When Defense Secretary Robert Gates travels to East Asia for a
round of regional security talks this week, he's expected to raise
pointed objections about China's military buildup and modernization
plans. But he'll do it striking a softer chord.
The approach is expected to be unlike that of his predecessor,
Donald Rumsfeld: When he spoke at the same conference in 2005, he
bluntly took Beijing to task for secretively expanding its military.
This year, things are a bit different: China has been slightly
more forthcoming in terms of reporting its military capabilities.
And Chinese military leaders have been all the more welcoming of
their US counterparts, hosting them for a number of visits and other
Secretary Gates, known as a pragmatist since taking the
Pentagon's helm in December, is likely to keep the pressure on
China. He will speak Saturday at the Shangri-La Dialogue, a three-
day security conference named after the Singapore hotel at which the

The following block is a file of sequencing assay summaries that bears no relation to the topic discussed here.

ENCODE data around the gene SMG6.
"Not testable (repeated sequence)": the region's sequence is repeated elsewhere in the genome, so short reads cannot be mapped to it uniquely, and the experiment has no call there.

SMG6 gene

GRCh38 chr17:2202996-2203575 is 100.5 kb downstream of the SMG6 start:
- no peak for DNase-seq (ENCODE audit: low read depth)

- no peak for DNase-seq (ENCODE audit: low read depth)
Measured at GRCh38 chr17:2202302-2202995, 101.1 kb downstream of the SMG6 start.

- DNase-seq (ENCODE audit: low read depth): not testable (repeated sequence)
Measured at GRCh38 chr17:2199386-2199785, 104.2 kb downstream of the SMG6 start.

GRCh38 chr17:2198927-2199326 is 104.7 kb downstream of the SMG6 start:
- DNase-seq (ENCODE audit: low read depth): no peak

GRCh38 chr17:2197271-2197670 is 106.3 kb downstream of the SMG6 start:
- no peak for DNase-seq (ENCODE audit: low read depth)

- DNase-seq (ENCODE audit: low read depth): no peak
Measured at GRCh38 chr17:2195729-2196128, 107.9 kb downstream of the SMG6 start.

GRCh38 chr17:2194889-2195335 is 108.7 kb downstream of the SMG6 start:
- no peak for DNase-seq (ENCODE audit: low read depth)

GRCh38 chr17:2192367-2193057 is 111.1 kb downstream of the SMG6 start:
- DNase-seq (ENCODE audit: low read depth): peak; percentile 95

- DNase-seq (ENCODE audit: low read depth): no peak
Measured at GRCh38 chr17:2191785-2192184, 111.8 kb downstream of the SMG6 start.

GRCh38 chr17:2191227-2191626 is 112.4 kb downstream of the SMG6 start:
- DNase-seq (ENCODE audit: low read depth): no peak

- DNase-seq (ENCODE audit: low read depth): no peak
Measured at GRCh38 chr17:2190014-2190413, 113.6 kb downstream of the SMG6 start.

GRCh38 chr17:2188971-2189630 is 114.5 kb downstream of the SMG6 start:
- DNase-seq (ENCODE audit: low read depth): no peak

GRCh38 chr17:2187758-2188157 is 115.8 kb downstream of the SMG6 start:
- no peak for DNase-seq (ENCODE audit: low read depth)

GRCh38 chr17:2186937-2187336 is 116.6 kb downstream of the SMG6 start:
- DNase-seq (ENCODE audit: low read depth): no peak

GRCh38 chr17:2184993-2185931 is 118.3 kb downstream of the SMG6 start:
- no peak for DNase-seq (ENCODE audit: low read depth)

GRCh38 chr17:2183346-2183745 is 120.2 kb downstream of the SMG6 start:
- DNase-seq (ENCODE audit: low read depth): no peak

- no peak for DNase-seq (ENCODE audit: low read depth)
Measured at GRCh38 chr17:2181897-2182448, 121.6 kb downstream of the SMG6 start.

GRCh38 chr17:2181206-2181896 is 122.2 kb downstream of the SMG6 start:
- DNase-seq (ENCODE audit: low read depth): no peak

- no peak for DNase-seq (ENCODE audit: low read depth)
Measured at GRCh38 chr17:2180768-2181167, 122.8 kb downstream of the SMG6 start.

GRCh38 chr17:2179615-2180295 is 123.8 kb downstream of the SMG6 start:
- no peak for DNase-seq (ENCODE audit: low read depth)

conference takes place. A delegation from Beijing is expected to
"Gates will go in a bit more modestly, but make the point that
this is still of great concern," says Derek Mitchell, a senior
fellow at the Center for Strategic and International Studies, a
think tank in Washington.
That doesn't mean American defense officials aren't concerned
about China's growing capabilities.
China is positioning itself to be not just a regional player and
a threat to neighboring Taiwan, but instead a country with
potentially far loftier goals, defense officials say. According to a
new Pentagon report released Friday that compiles key changes in
China's evolving military, China has expanded to 900 the number of
short-range ballistic missiles opposite Taiwan - an increase of more
than 100 over last year. It continues to develop its DF-31
intercontinental-range ballistic missile, a sign of the broader
influence it would like to have. And it's building, expanding, or
acquiring new platforms such as a "multi-role" jet fighter, a battle
tank, and a guided missile frigate.
It is also developing other missile programs, including a new
submarine-launched ballistic missile on a new class of nuclear-
powered submarines, according to the report, which is an annual
assessment required by Congress.
Questions remain on whether Beijing wants to build a new aircraft
carrier - signaling, potentially, a more preemptive military
strategy. And just how much China spends on its military is another
mystery, defense officials say. …